(Otherwise known as: Poste Italiane or PT (poste/telegrafia)

Part of the experience of living in Italy

Despite what you have heard, the words Italian and Post Office are NOT mutually exclusive. There is indeed an Italian Post Office, and while it sometimes does not function as efficiently as all would like, nonetheless it holds a place in my heart. This version of “Curiosities” will acquaint you with this multi-faceted institution which provides many financial, banking,  correspondence, telephone as well as social services. What? I thought it was a post office, you say – you know, mail, packages, stamps, wanted posters…..Yes it is that (but no wanted posters) but so much more. As a prospective owner of real estate in Italy, you really need to discover all the helpful resources provided by the Italian Post Office.


Let’s start with the name – most post offices as well as vehicles (trucks and motorcycles) are signed with the familiar yellow sign Poste Italiane, however some of the larger and older ones have a huge sign on the roof, “PT”. This translates to Poste/Telegrafie which as you can see by the name goes back a long way to the time when messages were frequently sent by telegraph. During those early years PT also provided radio communcations and simple banking facilities to the general public. This was changed in the 1930’s to the Ministry of Communication, under a modernization program, part of which was the idea to consolidate all communications. Such centralization mostly disappeared after World War II with the advent of the mass dispersal of communication methods such as radios, telephones, televisions and most recently computer and digital communications. Today, the Post Office retains traditional and online banking, bill paying, investments and loans, cellular phone services, in addition to correspondence, packages, speed mail. The Post Office is also an important conduit for government services such as pensions, passports and other social services. Whew – the Italian Post Office really does a lot!

So… do you access this center of everything important? The neighborhood PT’s are all over Italy, in large and small cities and villages. All services are provided in every center. Provision of services has really improved over recent years, with differentiated, number-driven lines instead of the unitary one which at times was so long that social groups grew up with friendships formed, bagged lunches carried in! Elderly persons arriving to collect pensions were given seats and their place in line was informally held. You learned never to get behind a pension collector in those lines, as that tended to be V E R Y slow. Additionally, the heat was good in the winter and the airconditioning welcome in the summer. I even learned some rudimentary Italian and got lots of advice about life in general while waiting.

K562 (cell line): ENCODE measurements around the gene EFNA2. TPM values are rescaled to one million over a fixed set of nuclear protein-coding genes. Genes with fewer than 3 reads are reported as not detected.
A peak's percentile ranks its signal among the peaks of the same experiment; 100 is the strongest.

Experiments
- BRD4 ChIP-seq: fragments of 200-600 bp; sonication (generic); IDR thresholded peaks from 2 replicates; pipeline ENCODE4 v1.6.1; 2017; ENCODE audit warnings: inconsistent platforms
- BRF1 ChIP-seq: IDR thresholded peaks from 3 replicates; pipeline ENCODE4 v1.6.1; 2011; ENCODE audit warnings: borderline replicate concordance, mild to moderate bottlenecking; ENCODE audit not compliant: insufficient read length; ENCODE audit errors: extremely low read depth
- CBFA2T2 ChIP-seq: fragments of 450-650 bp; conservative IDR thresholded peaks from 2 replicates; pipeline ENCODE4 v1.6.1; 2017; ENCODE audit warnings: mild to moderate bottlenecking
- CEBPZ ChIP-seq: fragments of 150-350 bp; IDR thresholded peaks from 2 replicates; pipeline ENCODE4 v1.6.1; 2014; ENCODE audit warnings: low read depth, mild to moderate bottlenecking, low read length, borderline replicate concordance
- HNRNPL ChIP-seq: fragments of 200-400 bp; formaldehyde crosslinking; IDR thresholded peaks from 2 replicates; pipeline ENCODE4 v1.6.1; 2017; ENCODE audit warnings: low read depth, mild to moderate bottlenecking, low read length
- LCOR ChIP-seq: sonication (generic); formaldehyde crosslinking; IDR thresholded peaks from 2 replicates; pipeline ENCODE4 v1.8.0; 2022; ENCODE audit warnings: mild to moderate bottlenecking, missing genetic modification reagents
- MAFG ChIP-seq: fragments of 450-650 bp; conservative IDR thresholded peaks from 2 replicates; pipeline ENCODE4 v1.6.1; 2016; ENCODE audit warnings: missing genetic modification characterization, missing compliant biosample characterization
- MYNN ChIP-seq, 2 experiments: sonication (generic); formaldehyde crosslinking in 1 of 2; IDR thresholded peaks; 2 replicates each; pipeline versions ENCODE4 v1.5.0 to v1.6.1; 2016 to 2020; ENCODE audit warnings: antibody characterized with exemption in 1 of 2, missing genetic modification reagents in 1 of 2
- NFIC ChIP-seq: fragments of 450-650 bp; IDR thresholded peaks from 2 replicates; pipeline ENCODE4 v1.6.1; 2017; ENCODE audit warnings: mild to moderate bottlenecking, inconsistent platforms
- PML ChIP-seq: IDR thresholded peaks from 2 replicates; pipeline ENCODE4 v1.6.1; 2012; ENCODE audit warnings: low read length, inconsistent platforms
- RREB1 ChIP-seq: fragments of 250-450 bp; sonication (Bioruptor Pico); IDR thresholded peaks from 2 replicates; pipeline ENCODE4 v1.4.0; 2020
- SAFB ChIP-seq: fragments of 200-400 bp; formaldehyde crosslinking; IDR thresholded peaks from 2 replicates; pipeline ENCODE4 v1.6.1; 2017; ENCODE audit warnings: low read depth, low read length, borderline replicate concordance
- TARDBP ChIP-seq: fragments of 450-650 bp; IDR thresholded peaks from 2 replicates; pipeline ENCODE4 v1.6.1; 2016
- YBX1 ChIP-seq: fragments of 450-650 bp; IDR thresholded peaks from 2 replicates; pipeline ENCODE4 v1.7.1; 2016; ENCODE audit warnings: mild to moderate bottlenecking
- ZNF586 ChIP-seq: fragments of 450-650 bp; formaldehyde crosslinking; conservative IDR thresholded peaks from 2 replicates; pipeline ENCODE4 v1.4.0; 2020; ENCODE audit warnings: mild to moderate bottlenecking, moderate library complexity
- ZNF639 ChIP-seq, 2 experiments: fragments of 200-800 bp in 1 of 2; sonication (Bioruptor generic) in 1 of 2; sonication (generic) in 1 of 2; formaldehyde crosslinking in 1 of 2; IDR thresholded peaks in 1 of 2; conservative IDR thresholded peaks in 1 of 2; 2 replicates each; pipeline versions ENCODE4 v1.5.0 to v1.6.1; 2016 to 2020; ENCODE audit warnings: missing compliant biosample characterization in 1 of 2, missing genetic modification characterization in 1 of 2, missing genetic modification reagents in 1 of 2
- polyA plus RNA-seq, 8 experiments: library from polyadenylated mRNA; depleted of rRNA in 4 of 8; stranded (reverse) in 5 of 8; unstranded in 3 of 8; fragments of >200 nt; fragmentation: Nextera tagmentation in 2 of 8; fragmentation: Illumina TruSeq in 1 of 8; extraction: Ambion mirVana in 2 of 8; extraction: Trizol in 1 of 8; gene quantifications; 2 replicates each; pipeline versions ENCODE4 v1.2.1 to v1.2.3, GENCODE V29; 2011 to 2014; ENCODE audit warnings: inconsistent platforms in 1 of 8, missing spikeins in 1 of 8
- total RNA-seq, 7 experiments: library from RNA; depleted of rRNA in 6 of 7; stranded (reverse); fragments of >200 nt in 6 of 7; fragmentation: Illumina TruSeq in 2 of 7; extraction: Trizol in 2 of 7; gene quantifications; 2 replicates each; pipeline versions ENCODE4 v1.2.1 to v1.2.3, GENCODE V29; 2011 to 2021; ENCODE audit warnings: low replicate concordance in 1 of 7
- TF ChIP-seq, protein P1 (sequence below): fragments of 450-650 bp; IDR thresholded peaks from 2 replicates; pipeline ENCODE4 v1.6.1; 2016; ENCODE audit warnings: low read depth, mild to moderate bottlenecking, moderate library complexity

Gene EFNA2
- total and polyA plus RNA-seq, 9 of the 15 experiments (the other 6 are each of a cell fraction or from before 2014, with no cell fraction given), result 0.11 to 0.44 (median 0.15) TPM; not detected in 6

That social milieu has been overtaken by efficiency; although some prefer the old times. Now, you come in, press the service you want at the access machine, have a seat and wait for your sector and number to come up – I no longer have to take a book. Extra added attraction – the staff are efficient, knowledgeable, and (especially if you ask for it) super helpful.

As for specific services, we will skip detailed descriptions of usual post office duties since they are what you would expect. Let’s jump over to the financial area. 1) paying bills. Check payments do not exist in Italy. What to do? You can pay in cash at the PT, just bring or fill out the payment coupon, take a €ticket and you are in business. If you have a PT account you can pay with your debit card, if you have a PT non-account card you can pay with that, or use a major credit card. Many people recently have chosen to arrange automatic debit (especially utilities) or to use their PT online account from mobile phones. 2) traditional or online banking. Both types of accounts are available at PT, as well as a major credit card. 3) financial services. You can do various types of investments at PT, along with accessing loan services. Traditional and online accounts are general “catch-all” ones, since there are no checking accounts (for obvious reasons). 4) cellular mobile phone services. Cutting edge services, local and international, as you would expect in this day and age, with or without the purchase of an actual phone. 5) Citizen services. These can range from applications for passports and immigration status to distribution of pensions to reception of completed tax forms.

What does all of this mean to a prospective expat property owner. To be truthful, an enormous amount. The PT was, and is, my primary financial hub. The reason is that, although I did have an additional private bank account for a while, it became superfluous since PT provided all the services I needed. The PT hours of operation are full time with no stop for lunch, as compared with private banks with their half day operations. The Italian Post Office is not perfect but, considering all services provided and the manner in which they are provided, I am not their only satisfied customer. Even if your Italian is not the greatest, (I didn’t speak a word when I first went in), communication somehow gets done. They service such a variety of clients that they are used to “Ital-English” or “Englitalian”. That is not always the case in other businesses.

So, go for it. Try out the PT and see if it can answer your needs. I think you will be pleasantly surprised.

Kathleen Ventre